16 years ago today, I wrote this in my journal:
Well, I’ve been pretty bad about memorizing verses and Bible study lately. Part of the reason is because we found out that the NIV is a pretty bad translation. It waters the meaning down terribly. So last night my mom got me a parallel bible with the NIV and KJV. I’ll read the KJV and if I can’t understand it I’ll refer to the NIV.
– October 18th, 1998
Dear Former Self,
Let me get this straight: You just graduated high school, but instead of going to college you are going to be a cashier and spend your spare time reading and memorizing Bible verses? What a waste! You only have so much time to learn about this amazing world, but instead you are memorizing the words of superstitious people from the bronze age who didn’t even know the Earth was a sphere. I promise that when you are older, you will wish you had spent more of your youth learning about the real world.
Memorizing is not learning, anyway. Even a small child can memorize Bible verses. It is much better to learn a concept and slowly digest it until you fully understand it. It is possible to become an expert in a field without memorizing a single quote–the ideas are more important than the words. People who use Bible verses to make their point often don’t fully understand the point they’re making.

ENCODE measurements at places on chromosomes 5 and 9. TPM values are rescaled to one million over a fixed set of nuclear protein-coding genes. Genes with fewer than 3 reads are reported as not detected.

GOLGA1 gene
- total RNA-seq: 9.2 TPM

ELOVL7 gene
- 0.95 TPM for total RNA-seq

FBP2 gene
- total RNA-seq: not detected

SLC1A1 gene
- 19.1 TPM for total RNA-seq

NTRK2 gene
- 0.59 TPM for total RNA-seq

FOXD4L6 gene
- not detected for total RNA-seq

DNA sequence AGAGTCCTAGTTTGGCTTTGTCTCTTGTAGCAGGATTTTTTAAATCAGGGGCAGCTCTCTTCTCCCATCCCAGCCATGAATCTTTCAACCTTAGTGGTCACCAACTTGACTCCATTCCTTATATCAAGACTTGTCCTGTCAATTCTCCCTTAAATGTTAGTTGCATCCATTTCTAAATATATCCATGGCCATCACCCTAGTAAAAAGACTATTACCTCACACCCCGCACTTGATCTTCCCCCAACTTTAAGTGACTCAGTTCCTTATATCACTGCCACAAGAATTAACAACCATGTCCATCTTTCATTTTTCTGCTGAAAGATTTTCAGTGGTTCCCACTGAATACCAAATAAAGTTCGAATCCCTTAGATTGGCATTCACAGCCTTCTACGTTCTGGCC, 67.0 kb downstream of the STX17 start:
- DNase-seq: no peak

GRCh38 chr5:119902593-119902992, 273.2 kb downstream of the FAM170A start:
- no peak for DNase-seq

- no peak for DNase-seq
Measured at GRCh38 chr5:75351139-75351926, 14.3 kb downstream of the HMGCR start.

It’s true that the New International Version of the Bible isn’t a perfectly accurate translation, but neither is the King James Version. They were both translated from the same Hebrew, Aramaic, and Greek texts, and there’s no doubt that much was lost in translation. For example, at least a dozen different Hebrew words were all translated into the English word “prince.” Christians spend a lot of time pondering the meaning of Bible verses without realizing that the original meaning of many verses was quite different.
You’d think God could have done a better job preserving his word. If God could speak through ancient writers, why couldn’t he speak through modern writers? At least then we would have a version of the Bible that we knew was accurate. But I suppose if someone wrote a modern version of the Bible without referencing ancient manuscripts, no one would believe it was divinely inspired. Yet Christians have no trouble believing the ancient versions by anonymous authors were divinely inspired.
— Matt, October 18th, 2014
This is part of an ongoing series called Letters to My Former Self.